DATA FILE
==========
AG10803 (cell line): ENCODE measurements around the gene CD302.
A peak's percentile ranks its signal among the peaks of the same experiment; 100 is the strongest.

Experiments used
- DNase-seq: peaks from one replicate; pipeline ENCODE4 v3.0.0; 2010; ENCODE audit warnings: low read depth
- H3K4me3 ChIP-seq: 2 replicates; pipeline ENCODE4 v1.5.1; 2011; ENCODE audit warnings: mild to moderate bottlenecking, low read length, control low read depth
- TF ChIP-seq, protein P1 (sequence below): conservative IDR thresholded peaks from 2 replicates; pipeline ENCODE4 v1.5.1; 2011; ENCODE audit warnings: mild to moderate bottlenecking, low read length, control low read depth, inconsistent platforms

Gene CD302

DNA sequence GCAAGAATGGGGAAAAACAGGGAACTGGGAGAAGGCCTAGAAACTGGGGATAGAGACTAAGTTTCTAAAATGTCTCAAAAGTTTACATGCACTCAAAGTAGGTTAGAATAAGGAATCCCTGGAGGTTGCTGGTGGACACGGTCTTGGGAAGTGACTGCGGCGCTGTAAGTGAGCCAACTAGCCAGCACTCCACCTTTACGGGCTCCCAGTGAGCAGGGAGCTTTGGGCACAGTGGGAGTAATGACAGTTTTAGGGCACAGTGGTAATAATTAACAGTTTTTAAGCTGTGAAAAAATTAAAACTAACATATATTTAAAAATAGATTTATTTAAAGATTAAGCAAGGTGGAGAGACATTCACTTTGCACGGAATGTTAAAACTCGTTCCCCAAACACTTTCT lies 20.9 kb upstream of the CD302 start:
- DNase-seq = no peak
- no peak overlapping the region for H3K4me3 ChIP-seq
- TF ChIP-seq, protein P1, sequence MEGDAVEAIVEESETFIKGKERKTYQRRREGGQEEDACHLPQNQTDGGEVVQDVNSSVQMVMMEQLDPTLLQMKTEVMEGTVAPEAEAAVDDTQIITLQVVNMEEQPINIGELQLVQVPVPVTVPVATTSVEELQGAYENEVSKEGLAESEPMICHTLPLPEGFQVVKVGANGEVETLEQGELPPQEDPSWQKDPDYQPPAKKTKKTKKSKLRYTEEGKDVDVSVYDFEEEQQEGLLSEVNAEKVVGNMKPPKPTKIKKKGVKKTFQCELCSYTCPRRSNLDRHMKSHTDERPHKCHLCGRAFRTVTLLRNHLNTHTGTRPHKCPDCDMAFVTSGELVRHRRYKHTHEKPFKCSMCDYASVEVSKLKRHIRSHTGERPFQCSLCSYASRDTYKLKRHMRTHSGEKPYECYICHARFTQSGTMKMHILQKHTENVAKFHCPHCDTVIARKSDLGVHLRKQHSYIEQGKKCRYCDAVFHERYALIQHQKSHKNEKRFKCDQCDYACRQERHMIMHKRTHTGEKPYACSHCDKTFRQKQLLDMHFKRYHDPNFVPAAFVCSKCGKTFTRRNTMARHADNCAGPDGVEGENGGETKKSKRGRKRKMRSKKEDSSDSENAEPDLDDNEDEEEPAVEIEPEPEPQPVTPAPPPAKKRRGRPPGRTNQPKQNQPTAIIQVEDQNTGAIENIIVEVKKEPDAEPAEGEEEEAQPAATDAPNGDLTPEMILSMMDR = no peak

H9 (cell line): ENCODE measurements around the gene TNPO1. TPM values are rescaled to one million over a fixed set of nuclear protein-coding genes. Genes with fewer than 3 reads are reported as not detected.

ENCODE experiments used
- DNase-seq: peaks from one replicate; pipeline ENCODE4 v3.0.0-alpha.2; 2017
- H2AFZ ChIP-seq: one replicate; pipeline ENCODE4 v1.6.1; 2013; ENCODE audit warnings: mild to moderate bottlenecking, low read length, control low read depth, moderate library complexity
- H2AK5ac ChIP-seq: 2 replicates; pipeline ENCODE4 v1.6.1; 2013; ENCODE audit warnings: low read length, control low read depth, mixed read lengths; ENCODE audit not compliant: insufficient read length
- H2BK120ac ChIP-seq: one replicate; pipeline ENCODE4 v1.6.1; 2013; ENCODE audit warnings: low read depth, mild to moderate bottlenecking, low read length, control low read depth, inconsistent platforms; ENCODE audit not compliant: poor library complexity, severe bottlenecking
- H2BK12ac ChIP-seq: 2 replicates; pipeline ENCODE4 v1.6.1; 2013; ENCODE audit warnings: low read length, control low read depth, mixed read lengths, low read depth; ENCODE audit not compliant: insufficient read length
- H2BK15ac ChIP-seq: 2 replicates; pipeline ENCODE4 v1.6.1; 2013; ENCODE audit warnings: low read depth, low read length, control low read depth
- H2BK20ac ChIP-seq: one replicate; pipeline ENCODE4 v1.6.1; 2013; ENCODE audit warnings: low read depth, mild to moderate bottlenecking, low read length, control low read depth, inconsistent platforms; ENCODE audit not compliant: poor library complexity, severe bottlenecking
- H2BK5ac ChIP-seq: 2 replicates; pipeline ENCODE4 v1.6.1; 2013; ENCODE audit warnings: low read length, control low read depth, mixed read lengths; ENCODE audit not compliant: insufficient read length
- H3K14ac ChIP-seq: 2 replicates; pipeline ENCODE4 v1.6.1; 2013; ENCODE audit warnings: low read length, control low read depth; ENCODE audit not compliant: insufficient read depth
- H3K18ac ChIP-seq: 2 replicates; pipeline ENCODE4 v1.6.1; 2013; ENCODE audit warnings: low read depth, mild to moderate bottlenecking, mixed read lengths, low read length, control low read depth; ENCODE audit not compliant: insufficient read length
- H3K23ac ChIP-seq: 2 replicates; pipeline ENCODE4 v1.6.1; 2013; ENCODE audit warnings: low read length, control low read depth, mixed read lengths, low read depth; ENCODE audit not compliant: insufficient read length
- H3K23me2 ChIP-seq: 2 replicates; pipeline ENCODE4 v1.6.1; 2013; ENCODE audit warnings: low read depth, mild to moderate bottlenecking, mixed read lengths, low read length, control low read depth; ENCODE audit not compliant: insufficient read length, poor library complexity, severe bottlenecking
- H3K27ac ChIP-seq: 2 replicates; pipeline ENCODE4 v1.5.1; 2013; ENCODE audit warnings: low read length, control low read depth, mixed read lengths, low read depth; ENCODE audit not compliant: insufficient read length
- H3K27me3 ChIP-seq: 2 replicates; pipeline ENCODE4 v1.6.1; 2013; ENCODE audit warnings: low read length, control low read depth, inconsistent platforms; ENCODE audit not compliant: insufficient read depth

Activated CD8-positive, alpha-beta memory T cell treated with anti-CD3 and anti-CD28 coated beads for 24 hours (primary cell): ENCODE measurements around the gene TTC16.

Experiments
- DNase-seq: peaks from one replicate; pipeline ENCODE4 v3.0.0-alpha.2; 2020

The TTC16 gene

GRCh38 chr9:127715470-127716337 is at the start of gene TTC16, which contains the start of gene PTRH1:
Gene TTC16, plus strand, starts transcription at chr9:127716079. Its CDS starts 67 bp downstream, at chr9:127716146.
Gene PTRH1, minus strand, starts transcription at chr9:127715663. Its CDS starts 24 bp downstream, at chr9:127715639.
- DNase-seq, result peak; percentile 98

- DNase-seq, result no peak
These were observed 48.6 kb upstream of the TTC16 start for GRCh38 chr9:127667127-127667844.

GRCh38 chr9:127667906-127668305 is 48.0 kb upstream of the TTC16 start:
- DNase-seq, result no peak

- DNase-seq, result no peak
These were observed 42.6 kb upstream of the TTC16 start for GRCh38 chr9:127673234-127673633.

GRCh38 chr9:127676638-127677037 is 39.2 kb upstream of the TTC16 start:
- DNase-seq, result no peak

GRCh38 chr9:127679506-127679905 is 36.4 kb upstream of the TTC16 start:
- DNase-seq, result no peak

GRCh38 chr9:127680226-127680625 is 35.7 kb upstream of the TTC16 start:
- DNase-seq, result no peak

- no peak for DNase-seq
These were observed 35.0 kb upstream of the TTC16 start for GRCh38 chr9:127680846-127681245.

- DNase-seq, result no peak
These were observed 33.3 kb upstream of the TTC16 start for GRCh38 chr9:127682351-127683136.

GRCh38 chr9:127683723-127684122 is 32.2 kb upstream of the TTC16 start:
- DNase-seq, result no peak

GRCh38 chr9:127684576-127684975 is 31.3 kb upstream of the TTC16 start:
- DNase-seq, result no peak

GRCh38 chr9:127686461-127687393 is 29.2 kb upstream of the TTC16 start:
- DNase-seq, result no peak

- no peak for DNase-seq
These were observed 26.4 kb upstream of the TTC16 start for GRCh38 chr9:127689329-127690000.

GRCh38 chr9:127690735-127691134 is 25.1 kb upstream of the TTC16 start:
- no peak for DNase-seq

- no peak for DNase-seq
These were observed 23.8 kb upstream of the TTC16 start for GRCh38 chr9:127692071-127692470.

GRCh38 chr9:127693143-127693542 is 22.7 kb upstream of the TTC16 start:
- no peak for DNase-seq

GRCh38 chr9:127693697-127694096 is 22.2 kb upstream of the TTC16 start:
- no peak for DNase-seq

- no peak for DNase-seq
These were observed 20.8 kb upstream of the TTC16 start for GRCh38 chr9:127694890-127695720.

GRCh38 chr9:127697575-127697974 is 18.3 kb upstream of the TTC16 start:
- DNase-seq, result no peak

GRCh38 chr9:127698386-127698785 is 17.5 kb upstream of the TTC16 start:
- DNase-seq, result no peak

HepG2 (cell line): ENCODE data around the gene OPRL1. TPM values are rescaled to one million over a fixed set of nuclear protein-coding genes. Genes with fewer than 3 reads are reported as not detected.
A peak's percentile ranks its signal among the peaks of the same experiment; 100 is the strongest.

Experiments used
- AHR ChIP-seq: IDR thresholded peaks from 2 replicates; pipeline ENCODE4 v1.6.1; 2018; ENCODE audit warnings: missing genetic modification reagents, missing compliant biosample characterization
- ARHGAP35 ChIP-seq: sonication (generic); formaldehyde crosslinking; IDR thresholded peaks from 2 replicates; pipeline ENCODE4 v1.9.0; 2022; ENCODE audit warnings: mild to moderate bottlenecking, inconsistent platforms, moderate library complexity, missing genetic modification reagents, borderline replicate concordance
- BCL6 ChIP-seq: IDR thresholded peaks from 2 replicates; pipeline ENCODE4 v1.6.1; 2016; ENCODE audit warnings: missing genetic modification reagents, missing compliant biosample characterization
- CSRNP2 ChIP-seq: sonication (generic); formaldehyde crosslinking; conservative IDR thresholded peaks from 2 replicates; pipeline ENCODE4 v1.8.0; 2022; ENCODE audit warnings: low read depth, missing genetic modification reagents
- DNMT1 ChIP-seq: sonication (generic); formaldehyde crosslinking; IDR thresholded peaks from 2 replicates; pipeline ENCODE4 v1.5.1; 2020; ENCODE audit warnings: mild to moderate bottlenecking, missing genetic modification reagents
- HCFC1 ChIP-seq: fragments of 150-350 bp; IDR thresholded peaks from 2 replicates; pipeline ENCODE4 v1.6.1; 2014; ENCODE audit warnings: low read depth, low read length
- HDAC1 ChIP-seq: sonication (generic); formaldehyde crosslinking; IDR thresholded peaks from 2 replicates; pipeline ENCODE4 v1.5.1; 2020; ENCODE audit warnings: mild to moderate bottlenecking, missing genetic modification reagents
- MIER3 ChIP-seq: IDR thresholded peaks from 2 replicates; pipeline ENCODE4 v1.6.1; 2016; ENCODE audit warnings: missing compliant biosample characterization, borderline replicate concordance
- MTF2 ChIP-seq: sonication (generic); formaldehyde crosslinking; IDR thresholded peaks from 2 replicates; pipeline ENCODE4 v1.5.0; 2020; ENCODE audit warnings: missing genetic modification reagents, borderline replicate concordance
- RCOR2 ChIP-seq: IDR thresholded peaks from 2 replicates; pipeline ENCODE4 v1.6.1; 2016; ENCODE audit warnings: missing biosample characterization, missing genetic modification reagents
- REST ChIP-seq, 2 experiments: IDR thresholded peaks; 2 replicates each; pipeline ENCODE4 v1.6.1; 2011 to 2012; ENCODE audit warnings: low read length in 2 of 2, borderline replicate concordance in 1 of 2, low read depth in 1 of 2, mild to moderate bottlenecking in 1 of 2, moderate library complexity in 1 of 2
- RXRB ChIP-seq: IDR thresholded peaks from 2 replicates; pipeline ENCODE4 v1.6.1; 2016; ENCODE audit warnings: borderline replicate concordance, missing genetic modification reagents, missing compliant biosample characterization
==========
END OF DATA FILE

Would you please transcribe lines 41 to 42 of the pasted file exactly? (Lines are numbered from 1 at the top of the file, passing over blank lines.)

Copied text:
These were observed 42.6 kb upstream of the TTC16 start for GRCh38 chr9:127673234-127673633.

GRCh38 chr9:127676638-127677037 is 39.2 kb upstream of the TTC16 start: